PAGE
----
High-saturated-fat diet-induced obesity causes hepatic interleukin-6 resistance via endoplasmic reticulum stress.

Affiliation

Department of Human Health and Nutritional Sciences, University of Guelph, Guelph, ON, Canada [Email]

Abstract

The relationship between liver interleukin-6 (IL-6) resistance following high-fat diet (HFD)-induced obesity and glucose intolerance is unclear. The purpose of this study was to assess the temporal development of hepatic IL-6 resistance and the role of endoplasmic reticulum (ER) stress in this process. We hypothesized that HFD would rapidly induce hepatic IL-6 resistance through a mechanism involving ER stress. Male C57BL/6N mice consumed chow or a HFD (60%) derived from lard (saturated) or olive oil (monounsaturated) for 4 days or 7 weeks before being injected intraperitoneally with IL-6 (6 ng·kg-1). Glucose, insulin, and pyruvate tolerance tests were used as proxies for systemic glucose metabolism and hepatic glucose production, respectively. Primary mouse hepatocytes were incubated with palmitate (saturated) and oleate (unsaturated) overnight, then treated with 20 ng/ml IL-6. ER stress was induced via tunicamycin or prevented by sodium phenylbutyrate (PBA). Seven weeks of a saturated, but not monounsaturated, HFD reduced hepatic IL-6 signaling in conjunction with hepatic ER stress. Palmitate directly impaired IL-6 signaling in hepatocytes along with inducing ER stress. Pharmacologically induced ER stress caused hepatic IL-6 resistance, whereas PBA reversed HFD-induced IL-6 resistance. Chronic HFD-induced obesity is associated with hepatic IL-6 resistance due to saturated FA-induced ER stress.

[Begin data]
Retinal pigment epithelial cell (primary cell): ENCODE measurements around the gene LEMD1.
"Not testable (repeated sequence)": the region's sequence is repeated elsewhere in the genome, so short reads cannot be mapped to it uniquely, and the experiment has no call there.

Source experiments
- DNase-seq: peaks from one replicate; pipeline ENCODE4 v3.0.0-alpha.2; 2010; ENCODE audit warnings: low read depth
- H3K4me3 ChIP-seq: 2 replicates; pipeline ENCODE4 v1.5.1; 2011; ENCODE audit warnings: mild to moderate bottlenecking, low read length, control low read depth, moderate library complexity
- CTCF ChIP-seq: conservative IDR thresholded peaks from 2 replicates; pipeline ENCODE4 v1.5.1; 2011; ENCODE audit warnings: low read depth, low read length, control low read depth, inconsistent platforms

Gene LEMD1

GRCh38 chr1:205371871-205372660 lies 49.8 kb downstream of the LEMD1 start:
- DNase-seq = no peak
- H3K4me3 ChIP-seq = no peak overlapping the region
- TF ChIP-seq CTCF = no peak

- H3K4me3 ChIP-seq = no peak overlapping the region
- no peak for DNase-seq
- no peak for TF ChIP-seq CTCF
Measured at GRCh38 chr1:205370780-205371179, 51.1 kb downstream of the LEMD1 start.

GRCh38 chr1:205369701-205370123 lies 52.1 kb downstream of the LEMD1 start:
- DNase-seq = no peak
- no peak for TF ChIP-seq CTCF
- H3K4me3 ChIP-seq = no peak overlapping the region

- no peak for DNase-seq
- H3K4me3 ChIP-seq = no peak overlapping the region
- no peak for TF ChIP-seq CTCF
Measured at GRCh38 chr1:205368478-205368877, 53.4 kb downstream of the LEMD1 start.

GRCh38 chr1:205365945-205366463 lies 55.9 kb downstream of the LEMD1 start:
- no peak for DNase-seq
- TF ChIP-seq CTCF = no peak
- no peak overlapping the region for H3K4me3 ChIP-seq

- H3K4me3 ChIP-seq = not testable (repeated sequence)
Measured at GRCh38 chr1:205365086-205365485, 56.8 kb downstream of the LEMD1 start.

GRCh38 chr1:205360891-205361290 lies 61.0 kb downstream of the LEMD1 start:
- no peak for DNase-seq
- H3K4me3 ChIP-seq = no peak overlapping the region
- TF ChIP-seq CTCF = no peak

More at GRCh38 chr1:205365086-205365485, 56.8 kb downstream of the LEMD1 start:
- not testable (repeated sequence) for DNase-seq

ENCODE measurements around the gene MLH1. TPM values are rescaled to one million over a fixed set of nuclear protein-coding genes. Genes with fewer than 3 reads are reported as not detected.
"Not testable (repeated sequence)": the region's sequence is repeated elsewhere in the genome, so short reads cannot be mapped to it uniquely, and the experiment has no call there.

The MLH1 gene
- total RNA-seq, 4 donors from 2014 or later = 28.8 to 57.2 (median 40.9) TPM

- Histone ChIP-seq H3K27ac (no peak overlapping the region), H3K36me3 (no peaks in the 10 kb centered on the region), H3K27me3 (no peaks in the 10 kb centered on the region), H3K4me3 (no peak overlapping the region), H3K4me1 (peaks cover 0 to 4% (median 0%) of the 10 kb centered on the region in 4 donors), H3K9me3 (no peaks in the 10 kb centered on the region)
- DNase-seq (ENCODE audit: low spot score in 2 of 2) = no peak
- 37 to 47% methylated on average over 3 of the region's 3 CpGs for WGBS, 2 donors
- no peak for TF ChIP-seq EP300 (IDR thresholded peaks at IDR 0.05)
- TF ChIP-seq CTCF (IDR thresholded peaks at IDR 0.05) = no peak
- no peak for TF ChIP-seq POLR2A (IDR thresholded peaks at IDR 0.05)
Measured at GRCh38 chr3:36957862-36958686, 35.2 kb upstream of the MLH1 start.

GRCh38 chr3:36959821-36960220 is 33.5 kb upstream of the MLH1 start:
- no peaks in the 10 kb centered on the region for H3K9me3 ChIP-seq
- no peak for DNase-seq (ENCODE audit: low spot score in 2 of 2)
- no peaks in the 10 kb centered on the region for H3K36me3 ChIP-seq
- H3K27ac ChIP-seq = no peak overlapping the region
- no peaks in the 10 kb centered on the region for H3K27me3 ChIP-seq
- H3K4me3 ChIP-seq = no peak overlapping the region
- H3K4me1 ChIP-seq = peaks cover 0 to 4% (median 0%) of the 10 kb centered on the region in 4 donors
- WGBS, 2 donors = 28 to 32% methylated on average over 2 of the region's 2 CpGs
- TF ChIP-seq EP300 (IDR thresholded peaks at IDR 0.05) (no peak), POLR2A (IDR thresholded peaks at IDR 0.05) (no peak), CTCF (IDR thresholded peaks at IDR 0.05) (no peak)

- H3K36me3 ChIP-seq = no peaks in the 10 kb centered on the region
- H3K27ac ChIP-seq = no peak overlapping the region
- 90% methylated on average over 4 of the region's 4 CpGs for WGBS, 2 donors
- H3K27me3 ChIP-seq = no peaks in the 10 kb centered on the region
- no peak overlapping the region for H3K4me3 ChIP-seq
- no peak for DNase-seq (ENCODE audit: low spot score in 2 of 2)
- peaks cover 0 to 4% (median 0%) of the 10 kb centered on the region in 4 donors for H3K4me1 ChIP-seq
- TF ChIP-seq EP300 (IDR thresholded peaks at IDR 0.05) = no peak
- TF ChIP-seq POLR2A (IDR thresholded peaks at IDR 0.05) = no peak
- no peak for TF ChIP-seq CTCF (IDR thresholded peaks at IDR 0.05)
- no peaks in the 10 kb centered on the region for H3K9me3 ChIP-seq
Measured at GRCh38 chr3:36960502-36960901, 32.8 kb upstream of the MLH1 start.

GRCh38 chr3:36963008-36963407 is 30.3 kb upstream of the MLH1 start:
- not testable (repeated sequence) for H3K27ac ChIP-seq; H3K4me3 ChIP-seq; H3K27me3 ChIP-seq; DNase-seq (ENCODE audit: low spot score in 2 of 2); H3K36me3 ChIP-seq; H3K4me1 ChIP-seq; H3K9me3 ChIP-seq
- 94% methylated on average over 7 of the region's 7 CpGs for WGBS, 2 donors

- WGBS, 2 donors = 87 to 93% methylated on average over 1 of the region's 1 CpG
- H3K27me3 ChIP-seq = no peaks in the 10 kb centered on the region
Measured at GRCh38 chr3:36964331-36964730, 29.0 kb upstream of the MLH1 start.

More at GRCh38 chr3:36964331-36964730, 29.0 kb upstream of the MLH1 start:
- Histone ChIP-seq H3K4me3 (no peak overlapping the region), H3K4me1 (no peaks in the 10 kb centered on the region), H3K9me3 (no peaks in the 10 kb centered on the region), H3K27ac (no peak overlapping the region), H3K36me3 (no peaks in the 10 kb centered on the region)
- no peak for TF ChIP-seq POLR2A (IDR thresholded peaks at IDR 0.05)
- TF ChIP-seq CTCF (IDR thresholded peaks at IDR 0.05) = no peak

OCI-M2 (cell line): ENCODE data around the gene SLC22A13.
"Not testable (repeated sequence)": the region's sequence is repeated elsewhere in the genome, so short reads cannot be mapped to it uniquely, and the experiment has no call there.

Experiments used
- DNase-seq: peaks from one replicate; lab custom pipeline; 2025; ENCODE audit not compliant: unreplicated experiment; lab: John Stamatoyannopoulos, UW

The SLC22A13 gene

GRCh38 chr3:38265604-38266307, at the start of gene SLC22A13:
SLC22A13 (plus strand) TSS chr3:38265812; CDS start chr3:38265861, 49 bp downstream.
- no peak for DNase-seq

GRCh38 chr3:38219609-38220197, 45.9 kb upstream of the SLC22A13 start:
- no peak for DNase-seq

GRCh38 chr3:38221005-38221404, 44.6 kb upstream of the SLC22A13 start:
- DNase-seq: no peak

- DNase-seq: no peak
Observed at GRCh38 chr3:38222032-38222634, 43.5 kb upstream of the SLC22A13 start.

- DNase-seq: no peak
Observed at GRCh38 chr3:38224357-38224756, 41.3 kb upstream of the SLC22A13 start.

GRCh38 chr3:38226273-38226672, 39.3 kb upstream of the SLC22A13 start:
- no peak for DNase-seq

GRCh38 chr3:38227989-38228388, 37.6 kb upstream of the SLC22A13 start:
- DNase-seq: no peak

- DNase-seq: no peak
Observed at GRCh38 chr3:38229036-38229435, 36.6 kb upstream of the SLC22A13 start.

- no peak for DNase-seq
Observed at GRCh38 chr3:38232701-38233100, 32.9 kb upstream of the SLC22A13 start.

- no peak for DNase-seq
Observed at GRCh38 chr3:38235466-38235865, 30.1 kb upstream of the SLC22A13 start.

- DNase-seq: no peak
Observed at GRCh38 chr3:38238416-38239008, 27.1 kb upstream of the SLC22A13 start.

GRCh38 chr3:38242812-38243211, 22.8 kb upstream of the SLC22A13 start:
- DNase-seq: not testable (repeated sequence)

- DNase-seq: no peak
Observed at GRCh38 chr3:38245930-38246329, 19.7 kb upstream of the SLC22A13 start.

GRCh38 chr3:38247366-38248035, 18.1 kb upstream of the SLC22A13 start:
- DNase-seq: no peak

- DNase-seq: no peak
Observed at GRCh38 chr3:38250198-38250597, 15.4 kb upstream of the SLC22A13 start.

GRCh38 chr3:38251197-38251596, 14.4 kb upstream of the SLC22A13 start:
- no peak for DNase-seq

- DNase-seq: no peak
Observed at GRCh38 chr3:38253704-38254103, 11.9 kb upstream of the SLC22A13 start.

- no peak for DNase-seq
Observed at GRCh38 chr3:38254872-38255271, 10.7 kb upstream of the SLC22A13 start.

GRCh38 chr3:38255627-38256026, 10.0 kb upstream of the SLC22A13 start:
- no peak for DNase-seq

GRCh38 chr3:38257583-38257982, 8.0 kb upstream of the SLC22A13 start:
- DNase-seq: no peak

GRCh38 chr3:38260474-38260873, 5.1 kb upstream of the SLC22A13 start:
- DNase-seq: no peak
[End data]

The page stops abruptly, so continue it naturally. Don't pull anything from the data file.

Keywords

fatty acids,glucose,hepatic glucose output,liver,steatohepatitis,